Factors that influence dietary intake in adults with stable chronic obstructive pulmonary disease

AuthorsShalit, N.
Tierney, A.
Holland, A.
Miller, B.
Norris, N.
King, S.
TypeJournal Article (Original Research)
JournalNutrition & Dietetics
Year of Publication2016
URLhttp://dx.doi.org/10.1111/1747-0080.12266
DOIhttp://dx.doi.org/10.1111/1747-0080.12266
Download ndi12266.pdf (121.7 KB)
AbstractAim Malnutrition is common amongst people with chronic obstructive pulmonary disease (COPD) and nutrition status is an important determinant of symptoms, morbidity and prognosis. Inadequate diet is recognised as a contributor to malnutrition in this population; however, there are limited studies exploring individual perspectives on nutrition amongst people with COPD. The aim of this study was to identify factors that influence dietary intake patterns in a metropolitan, stable COPD population. Methods This qualitative study investigated participants with stable COPD who attend pulmonary rehabilitation programs. Thirty participants underwent body composition measurements, completed a validated food frequency questionnaire and participated in a semi-structured interview to explore influences on food choices. Qualitative responses were examined using thematic analysis to identify major barriers and enablers shaping nutrition-related behaviours. Results Mean (±SD) body mass index was 26.6 ± 7.6 kg/m2. Analysis of food intake showed inadequate servings per day of dairy, fruit and vegetables. Common themes influencing food choices included: breathlessness and fatigue affecting appetite, swallowing problems, limited social and financial supports, reduced motivation and limited knowledge about the impact of nutrition on COPD. Conclusions Nutrition assessment of patients with COPD should encompass physical and social circumstances influencing dietary intake and support networks that promote healthy eating behaviours. Nutrition intervention should be tailored to individual circumstances, with ongoing follow-up to maintain motivation and adapt to changing clinical status.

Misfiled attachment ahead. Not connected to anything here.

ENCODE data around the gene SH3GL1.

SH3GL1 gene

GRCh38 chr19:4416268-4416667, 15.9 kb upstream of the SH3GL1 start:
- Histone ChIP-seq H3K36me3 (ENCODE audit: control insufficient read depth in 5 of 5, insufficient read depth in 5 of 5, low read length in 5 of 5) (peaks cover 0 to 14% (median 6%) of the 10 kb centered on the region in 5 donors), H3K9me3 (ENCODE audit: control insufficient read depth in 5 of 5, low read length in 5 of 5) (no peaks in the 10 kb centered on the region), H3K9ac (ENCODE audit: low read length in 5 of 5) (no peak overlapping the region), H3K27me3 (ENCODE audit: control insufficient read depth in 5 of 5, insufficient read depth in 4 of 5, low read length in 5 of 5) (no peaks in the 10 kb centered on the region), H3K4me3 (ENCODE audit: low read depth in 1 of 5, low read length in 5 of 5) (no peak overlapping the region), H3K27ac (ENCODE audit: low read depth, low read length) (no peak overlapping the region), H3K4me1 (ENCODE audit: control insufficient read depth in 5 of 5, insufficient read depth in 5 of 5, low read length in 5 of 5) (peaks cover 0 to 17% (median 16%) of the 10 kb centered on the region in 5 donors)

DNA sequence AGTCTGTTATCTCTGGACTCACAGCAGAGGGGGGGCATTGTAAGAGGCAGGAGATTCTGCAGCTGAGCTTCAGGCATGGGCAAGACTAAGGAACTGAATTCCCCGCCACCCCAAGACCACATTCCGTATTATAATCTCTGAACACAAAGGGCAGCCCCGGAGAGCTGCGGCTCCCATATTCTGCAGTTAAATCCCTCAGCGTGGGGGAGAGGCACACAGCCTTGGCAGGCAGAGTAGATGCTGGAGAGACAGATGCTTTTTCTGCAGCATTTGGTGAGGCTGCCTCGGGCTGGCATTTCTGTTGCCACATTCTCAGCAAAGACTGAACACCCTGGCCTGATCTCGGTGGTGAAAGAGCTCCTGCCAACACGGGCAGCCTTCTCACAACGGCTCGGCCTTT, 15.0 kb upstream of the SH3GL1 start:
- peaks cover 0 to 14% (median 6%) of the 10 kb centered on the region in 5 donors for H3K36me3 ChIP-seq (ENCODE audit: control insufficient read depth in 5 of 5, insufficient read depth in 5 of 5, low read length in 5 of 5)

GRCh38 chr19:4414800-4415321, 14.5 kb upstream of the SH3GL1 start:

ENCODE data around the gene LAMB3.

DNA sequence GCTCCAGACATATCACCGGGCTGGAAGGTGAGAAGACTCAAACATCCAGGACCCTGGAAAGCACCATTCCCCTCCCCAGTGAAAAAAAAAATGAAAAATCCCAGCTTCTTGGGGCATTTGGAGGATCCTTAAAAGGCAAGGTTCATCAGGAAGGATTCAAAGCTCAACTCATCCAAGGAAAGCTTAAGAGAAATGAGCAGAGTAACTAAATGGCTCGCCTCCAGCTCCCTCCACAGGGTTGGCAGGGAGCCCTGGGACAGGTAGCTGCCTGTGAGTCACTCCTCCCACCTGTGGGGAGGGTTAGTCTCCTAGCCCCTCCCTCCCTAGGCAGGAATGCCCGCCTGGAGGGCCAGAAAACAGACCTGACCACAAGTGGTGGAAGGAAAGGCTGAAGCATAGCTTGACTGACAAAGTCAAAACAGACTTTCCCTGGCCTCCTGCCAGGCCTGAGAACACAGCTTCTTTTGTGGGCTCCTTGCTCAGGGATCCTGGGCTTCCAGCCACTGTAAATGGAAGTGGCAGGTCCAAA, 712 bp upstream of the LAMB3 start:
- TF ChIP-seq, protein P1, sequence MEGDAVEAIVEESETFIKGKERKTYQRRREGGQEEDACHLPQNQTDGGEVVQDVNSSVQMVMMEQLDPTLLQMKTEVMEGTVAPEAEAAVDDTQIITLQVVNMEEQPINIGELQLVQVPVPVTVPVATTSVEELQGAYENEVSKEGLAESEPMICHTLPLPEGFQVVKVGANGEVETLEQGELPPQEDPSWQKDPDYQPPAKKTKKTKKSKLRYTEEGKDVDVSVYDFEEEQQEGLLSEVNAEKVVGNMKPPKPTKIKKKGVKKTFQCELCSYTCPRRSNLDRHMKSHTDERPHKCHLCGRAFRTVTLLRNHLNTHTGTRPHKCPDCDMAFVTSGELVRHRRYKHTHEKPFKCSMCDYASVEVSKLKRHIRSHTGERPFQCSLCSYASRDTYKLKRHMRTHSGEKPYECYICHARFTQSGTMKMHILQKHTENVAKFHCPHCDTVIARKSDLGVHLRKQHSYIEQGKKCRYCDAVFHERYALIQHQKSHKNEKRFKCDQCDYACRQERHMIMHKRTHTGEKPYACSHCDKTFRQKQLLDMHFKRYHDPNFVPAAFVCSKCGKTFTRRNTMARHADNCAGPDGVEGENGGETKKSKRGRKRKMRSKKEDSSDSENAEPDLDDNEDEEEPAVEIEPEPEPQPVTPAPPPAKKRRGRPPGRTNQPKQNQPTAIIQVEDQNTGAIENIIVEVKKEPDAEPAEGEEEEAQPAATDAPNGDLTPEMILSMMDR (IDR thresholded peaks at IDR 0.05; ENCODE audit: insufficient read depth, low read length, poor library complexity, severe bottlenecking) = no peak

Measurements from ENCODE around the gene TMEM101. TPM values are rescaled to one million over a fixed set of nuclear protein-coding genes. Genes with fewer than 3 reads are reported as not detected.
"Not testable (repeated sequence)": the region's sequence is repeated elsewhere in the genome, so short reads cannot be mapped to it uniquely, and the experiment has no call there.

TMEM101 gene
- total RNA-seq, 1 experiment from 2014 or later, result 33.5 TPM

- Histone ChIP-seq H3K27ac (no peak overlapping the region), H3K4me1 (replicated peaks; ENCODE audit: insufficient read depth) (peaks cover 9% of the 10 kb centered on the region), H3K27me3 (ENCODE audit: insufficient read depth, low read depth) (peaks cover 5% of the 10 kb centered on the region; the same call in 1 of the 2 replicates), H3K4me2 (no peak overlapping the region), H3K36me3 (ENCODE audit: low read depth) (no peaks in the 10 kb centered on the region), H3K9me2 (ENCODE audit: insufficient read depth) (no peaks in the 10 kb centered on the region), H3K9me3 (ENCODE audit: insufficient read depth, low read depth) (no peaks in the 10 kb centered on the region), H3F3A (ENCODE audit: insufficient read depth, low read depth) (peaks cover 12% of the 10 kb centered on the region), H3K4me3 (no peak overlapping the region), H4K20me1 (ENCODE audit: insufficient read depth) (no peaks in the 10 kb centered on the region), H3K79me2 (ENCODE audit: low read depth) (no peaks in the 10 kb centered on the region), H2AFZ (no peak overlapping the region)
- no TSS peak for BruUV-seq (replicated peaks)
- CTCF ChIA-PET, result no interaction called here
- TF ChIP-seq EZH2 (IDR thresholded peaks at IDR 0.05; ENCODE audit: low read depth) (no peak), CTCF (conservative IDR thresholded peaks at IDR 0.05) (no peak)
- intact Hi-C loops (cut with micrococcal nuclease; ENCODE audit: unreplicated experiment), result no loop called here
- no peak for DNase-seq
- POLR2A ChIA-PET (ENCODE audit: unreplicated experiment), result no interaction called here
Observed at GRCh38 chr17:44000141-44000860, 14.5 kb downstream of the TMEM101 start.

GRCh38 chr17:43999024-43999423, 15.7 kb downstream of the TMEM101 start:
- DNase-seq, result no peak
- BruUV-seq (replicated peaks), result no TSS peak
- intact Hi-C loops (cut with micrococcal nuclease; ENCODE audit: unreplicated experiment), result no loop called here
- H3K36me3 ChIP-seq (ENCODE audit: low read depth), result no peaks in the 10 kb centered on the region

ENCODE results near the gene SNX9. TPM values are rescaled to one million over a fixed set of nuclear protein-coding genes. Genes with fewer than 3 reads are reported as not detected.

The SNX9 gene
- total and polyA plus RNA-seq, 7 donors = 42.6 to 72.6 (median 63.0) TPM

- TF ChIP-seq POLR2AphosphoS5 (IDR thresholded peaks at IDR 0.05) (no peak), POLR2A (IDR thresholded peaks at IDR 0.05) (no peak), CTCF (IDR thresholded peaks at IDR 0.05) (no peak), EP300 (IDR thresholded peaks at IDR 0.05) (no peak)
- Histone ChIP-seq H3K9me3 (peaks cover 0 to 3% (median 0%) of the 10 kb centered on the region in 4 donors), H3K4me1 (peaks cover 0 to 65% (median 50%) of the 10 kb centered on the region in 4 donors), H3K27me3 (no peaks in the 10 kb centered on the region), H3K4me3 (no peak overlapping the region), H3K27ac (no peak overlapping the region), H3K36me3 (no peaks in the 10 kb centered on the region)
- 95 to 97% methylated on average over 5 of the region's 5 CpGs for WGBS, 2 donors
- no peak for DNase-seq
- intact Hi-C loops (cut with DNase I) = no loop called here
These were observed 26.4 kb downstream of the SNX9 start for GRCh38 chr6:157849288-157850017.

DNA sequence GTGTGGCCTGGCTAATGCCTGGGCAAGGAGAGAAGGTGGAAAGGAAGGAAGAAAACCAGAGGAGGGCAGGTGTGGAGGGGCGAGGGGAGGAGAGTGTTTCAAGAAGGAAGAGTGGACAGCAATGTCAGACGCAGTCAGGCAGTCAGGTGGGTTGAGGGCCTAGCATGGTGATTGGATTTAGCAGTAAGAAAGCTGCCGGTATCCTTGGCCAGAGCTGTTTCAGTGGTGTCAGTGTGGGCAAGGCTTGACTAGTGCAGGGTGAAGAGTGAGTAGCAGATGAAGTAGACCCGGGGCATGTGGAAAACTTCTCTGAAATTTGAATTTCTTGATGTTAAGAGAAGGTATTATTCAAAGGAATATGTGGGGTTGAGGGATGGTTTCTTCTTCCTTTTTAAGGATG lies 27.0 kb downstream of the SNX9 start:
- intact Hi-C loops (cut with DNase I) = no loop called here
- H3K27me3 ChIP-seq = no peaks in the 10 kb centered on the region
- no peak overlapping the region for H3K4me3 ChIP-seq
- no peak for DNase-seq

http://www.ibas.org.au/what-we-do/publications/3872832


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